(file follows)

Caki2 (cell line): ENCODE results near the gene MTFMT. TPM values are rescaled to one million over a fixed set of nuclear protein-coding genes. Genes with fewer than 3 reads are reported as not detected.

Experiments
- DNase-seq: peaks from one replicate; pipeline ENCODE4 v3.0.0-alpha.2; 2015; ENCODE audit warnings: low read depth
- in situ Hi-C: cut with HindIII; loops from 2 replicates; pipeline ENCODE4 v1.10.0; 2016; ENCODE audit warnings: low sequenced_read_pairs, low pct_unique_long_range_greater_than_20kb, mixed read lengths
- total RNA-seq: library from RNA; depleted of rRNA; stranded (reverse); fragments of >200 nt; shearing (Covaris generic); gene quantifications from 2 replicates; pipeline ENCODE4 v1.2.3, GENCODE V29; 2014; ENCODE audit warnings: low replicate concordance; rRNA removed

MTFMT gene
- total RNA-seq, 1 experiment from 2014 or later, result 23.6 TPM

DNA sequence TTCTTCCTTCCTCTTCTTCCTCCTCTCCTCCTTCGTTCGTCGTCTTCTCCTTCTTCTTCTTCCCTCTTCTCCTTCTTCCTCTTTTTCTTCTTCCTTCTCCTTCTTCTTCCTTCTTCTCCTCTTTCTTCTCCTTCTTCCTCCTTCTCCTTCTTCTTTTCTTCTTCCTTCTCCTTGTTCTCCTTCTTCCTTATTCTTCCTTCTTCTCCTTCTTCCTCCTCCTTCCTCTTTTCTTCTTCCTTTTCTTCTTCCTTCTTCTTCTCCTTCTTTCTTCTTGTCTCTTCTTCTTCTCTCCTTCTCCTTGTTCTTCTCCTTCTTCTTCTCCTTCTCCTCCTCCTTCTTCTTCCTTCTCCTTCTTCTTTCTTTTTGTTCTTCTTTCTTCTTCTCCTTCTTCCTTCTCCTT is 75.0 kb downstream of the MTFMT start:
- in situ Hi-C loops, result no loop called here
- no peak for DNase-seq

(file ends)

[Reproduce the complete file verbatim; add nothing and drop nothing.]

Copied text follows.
Caki2 (cell line): ENCODE results near the gene MTFMT. TPM values are rescaled to one million over a fixed set of nuclear protein-coding genes. Genes with fewer than 3 reads are reported as not detected.

Experiments
- DNase-seq: peaks from one replicate; pipeline ENCODE4 v3.0.0-alpha.2; 2015; ENCODE audit warnings: low read depth
- in situ Hi-C: cut with HindIII; loops from 2 replicates; pipeline ENCODE4 v1.10.0; 2016; ENCODE audit warnings: low sequenced_read_pairs, low pct_unique_long_range_greater_than_20kb, mixed read lengths
- total RNA-seq: library from RNA; depleted of rRNA; stranded (reverse); fragments of >200 nt; shearing (Covaris generic); gene quantifications from 2 replicates; pipeline ENCODE4 v1.2.3, GENCODE V29; 2014; ENCODE audit warnings: low replicate concordance; rRNA removed

MTFMT gene
- total RNA-seq, 1 experiment from 2014 or later, result 23.6 TPM

DNA sequence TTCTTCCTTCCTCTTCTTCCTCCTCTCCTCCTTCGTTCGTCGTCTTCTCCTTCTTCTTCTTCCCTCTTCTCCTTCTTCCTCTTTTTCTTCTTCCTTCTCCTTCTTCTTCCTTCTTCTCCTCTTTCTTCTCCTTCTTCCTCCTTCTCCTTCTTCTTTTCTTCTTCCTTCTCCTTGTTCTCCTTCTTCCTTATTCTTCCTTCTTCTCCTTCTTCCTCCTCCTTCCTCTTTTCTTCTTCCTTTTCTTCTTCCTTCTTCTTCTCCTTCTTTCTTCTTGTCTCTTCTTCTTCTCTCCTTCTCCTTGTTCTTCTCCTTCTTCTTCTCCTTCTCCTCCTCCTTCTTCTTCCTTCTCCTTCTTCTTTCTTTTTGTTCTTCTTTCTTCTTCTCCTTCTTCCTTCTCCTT is 75.0 kb downstream of the MTFMT start:
- in situ Hi-C loops, result no loop called here
- no peak for DNase-seq